Mortgage Delinquencies Falling

NEW YORK (MainStreet) — Consumers are keeping up with their mortgages and paying them on time as the mortgage delinquency rate declined for the ninth consecutive quarter to 3.61% at the end of the first quarter, according to TransUnion's latest mortgage report.

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The mortgage delinquency rate, which is calculated by the rate of borrowers who are 60 days or more delinquent on their mortgages, has declined more than 24% in the last year, and it is now at the same level in the second quarter of 2008.

"It's encouraging to see mortgage delinquencies drop once again, especially during a period when mortgage originations slowed considerably," said Steve Chaouki, head of financial services for TransUnion, the Chicago-based credit and information management company. "This trend in improved performance is driven in part by lenders working their way through the foreclosure backlog, along with continued conservatism in underwriting new mortgages."

This trend is occurring in all 50 states and the District of Columbia between the first quarter of 2013 and the first quarter of 2014. The largest declines continued to occur in states that were impacted the most impacted by the mortgage crisis. In Arizona, the delinquency rate fell by 37.8%, while California also experienced a steep decline of 36.9% and Nevada's rate declined by 34.0%.

Arizona's delinquency rate in the fourth quarter was 2.81%, and California followed suit with 2.80%. Both states had delinquency rates nearly double the national average just five years ago and now are reporting rates significantly lower than the rest of the country.

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TransUnion is forecasting that the downward consumer delinquency trend will continue into the second quarter of 2014, with mortgage delinquencies falling to approximately 3.40% by the end of June.

TransUnion's forecast is based on various economic assumptions, such as gross state product, consumer sentiment, unemployment rates, real personal income and real estate values. The forecast would change if there are unanticipated shocks to the economy affecting recovery in the housing market or if home prices begin to depreciate once again.

The decline in mortgage delinquency rates is a sign that the economy is improving and home values stabilizing, said Mike Kinane, senior vice president of retail lending product management at TD Bank, the Cherry Hill, N.J. financial institution.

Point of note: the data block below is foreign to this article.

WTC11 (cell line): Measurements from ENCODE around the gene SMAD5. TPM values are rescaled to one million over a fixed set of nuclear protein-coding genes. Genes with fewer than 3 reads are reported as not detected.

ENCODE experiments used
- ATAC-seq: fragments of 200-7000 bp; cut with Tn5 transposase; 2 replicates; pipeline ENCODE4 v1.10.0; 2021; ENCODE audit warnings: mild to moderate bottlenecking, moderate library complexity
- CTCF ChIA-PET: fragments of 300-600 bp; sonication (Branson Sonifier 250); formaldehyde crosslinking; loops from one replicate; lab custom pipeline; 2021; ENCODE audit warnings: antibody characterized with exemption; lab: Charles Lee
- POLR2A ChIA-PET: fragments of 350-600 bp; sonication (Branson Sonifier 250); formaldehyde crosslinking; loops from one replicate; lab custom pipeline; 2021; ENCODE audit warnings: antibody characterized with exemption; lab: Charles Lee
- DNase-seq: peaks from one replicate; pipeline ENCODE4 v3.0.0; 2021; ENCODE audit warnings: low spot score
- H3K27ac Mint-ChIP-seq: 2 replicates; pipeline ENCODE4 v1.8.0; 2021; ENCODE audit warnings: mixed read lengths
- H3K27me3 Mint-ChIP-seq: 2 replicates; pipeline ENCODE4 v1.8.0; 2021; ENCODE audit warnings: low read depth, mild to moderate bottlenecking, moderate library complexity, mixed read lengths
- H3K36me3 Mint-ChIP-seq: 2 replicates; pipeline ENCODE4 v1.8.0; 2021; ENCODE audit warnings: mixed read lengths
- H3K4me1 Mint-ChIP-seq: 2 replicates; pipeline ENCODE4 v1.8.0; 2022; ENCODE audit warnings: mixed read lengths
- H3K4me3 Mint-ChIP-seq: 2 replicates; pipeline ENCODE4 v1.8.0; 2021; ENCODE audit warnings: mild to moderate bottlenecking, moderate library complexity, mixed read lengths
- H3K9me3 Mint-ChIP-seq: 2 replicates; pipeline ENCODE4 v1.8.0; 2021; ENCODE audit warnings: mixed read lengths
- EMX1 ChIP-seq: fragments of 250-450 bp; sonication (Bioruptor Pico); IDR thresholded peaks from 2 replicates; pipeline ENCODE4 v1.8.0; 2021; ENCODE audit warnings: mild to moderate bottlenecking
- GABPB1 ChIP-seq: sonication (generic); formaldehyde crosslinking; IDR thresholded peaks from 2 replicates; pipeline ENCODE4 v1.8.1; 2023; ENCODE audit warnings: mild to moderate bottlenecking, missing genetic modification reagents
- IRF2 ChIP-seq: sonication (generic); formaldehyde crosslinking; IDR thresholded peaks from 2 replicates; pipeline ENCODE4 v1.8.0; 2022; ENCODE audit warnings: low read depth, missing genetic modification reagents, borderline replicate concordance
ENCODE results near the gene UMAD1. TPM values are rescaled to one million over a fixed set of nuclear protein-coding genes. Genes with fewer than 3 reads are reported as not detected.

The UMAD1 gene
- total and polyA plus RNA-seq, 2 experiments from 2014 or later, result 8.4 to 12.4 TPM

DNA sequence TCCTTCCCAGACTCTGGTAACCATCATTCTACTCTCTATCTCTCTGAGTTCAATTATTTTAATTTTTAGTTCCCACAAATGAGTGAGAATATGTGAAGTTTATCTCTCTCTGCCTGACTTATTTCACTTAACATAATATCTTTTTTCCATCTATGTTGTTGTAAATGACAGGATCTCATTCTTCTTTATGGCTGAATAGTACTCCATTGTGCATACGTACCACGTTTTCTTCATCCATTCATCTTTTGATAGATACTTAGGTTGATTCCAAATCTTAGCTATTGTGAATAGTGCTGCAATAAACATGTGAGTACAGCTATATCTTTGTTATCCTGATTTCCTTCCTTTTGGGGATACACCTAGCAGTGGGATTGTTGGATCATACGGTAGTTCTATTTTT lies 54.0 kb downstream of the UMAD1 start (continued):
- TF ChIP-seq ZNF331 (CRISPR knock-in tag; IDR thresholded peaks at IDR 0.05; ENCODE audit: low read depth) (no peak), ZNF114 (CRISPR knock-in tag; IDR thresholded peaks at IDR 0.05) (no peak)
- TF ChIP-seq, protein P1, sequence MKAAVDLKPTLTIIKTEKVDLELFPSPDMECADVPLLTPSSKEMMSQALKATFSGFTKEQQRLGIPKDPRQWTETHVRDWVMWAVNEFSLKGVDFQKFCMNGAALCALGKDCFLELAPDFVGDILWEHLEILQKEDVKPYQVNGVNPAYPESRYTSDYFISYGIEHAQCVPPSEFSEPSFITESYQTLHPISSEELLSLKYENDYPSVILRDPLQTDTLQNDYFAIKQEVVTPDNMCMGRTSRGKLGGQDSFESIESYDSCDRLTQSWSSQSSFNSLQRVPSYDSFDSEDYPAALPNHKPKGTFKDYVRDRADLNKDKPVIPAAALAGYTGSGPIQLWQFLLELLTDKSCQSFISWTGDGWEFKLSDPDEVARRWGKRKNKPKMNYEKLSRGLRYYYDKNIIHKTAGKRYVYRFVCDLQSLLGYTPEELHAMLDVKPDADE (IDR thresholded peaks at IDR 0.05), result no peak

"Since the beginning of the housing crisis, many of the mortgages that have gone past due have been stuck in the delinquency phase due to the length of time it takes to go through the foreclosure process," he said. "It's important to note that TD has not experienced the same delinquency issues that other lenders have faced. Due to our historically strong credit guidelines and our avoidance of exotic mortgage products and sub-prime lending, we did not experience a significant increase in delinquencies when the economic downturn occurred.

TransUnion recorded 53.47 million mortgage accounts as of the first quarter, an increase from 53.06 million in the first quarter of 2013. However, there are more than 9.91 million fewer accounts as compared to the same period in 2008.

The number of new mortgages has declined to 1.39 million in the fourth quarter of 2013 compared to 2.33 million in the fourth quarter of 2012.

Consumer who are considered non-prime borrower or those with a VantageScore 2.0 credit score lower than 700 reported an increase in their share of originations, rising from 4.98% in the fourth quarter of 2012 to 7.21% in the fourth quarter of 2013. The decrease could be occurring because of a decline in mortgages being refinanced, TransUnion said. Even with the increase, the percentage of non-prime account originations remains well below the 15.97% in the fourth quarter of 2007.

"While still far from levels seen six years ago, non-prime borrowers are taking a larger share of new originations," said Chaouki. "We have not seen this in quite some time. Mortgage underwriting remains conservative relative to the other primary credit products in the marketplace. We expect mortgage originations will once again pick up steam. With continued tight lending standards, this should only help further bring down the mortgage delinquency rate."

The 30-year fixed rate mortgage is now averaging 4.21% as of May 8, compared to 3.42% in 2013, according to Freddie Mac. The current rate is the lowest since the week of November 7, 2013.

The Federal Reserve has kept interest rates low in an attempt to boost the economy and housing market. The number of consumers owning homes has fallen to a 19-year low at 64.8% in the first quarter as more people are opting to rent, according to the U.S. Census Bureau.

--Written by Ellen Chang for MainStreet

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